Trade restrictions are perhaps the best-known form of geo-economic warfare. Whether they be in the form of individual blacklists applied to Russian companies involved in the war, or bans on technology exports to Russia, governments have been restricting trade with their opponents for millennia as well.

Athens’s Megarian Decree blocked the Spartan client state of Megara from trading in its allied ports. To what extent this sparked the subsequent Peloponnesian War remains a matter for debate, but such complete trade-blockade sanctions are often seen as threatening war.

In July 1941, the US invoked the Trading with the Enemy Act, threatening Japan’s ability to finance imports. Tokyo reacted to this financial siege as it would a military blockade – five months later, it bombed Pearl Harbour.

Tokyo felt threatened because it was wholly dependent on external commodity supplies. Russia today is in the opposite position; its economy is dependent on selling its commodity surplus abroad. It has attempted to use this position to return fire in its geo-economic war with the West, given its lack of debt leverage.

Putin’s Kremlin has a long history of politicising food and drink – ask any Georgian or Moldovan. Its crucial position in grain markets enables it to exert pressure. The Kremlin has even banned grain exports to its allies in the “Eurasian Economic Union”, part of its strategy to pressure them to stay in line over its war in Ukraine, even as Russian wheat exports to the rest of the world continue apace.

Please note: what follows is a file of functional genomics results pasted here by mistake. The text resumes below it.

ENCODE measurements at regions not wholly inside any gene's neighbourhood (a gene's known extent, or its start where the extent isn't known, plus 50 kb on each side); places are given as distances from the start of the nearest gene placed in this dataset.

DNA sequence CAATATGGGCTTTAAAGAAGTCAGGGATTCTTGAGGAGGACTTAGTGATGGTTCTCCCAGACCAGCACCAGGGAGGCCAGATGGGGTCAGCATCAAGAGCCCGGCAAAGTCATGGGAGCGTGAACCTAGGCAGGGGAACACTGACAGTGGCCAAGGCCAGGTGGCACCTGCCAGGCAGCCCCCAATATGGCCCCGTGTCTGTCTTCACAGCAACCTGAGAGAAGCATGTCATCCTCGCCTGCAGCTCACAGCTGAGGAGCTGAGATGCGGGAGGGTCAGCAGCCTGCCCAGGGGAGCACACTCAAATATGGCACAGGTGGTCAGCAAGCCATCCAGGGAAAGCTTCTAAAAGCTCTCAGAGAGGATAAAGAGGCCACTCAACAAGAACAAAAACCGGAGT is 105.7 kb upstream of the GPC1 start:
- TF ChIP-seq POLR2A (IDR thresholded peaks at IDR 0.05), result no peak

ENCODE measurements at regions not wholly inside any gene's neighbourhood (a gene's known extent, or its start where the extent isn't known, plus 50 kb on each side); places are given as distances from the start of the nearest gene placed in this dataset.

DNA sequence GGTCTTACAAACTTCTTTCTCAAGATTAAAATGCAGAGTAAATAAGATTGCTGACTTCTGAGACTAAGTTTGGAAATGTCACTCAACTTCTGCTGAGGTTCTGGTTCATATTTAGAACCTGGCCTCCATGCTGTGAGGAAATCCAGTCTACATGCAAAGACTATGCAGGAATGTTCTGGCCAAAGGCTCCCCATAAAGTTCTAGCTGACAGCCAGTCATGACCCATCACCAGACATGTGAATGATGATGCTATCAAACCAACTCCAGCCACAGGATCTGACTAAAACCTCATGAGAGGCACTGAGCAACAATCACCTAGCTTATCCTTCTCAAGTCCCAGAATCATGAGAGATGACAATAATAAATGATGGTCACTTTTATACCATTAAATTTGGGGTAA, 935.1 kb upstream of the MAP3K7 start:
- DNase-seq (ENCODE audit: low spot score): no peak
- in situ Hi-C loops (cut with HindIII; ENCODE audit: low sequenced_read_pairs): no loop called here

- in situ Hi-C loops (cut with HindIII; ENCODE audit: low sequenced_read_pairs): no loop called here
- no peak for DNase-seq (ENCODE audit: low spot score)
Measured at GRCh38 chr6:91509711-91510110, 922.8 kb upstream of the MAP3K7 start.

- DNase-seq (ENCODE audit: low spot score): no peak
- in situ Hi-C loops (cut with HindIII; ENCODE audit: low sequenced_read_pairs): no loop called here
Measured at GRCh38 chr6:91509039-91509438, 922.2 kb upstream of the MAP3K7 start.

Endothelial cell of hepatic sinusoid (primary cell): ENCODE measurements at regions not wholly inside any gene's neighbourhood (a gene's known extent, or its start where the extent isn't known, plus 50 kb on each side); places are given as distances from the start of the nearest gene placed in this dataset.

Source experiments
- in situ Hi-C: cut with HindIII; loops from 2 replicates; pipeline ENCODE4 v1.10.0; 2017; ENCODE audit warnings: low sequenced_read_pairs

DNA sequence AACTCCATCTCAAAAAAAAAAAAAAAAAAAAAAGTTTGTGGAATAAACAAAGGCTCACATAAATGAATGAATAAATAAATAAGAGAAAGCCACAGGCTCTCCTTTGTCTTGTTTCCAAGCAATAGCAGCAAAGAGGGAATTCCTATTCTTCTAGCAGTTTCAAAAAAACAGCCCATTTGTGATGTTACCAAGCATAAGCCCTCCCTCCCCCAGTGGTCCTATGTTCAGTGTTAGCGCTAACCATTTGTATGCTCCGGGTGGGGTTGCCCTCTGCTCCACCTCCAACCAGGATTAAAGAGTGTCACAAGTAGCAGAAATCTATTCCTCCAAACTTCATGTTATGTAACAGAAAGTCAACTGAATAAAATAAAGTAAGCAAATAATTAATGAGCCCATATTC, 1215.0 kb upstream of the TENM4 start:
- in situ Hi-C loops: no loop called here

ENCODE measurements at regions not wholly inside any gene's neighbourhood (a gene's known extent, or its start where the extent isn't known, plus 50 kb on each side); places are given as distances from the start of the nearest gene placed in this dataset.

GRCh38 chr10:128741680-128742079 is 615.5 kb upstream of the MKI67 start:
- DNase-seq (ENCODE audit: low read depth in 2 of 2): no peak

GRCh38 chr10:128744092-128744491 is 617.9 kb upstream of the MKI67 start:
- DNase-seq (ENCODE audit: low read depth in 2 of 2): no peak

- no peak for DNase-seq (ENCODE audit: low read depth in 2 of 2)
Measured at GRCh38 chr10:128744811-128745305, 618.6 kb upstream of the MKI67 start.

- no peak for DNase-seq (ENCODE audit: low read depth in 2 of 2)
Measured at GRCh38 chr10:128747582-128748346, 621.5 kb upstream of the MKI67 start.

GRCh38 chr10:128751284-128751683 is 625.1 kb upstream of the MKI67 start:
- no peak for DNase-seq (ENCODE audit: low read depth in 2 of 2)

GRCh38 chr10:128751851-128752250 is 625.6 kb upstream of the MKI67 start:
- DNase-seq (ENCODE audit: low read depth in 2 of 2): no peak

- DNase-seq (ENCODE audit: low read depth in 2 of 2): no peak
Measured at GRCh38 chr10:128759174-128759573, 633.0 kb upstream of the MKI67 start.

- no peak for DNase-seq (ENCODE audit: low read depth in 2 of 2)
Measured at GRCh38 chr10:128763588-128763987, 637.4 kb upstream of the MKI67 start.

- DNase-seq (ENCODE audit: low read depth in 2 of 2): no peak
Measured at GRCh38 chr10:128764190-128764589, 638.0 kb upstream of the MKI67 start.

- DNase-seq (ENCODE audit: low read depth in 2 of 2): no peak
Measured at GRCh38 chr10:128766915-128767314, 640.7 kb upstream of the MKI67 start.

It has also used its gas sales to try to avoid being completely severed from the wider financial world, hence its demand that importers pay for gas in roubles. The move is not about Russia’s balance sheet, but ensuring there is still external demand for its currency.

[See also: What Assad can teach Putin about surviving international isolation]

Currencies are another area of geo-economic conflict. Sanctions can heavily restrict their convertibility. Trade in the Russian rouble has fallen precipitously as demand has dried up, but it is not yet at the nadir reached by Cuba, which is forced to operate both an inconvertible domestic peso and a convertible one.

This is perhaps the most important, and novel, battlefield in the Russian-Western geo-economic war. Restrictions on foreign coinage have also existed but, historically, money took its value from the base metal it was made of – foreign monarchs’ visages could be melted off. This is no longer the case – as University of Cambridge’s Geoffrey Ingham explained, today “money is a form of sovereignty and as such it cannot be understood without reference to an authority”.

This has in large part been enabled by the movement of money across borders, which accidentally emerged from the collapse of the Bretton Woods system in which the US was supposed to be the gold provider of last resort. If you can exchange your paper money for someone else’s that represents a better store of value, there is less need for gold and silver.

Russia has not yet lost this war, even once it defaults. Its currency remains convertible, though it could still be shut off if Europe gains the courage to act on oil and gas sales. But Russia is undoubtedly losing: its commodity tools are no match for the West’s debt bans in terms of economic impact.

Even if Russia proves victorious in the battle for Ukraine, it may well lose the war if it is defeated economically.

[See also: Economic crisis helped Putin rise to power. It could also be his downfall]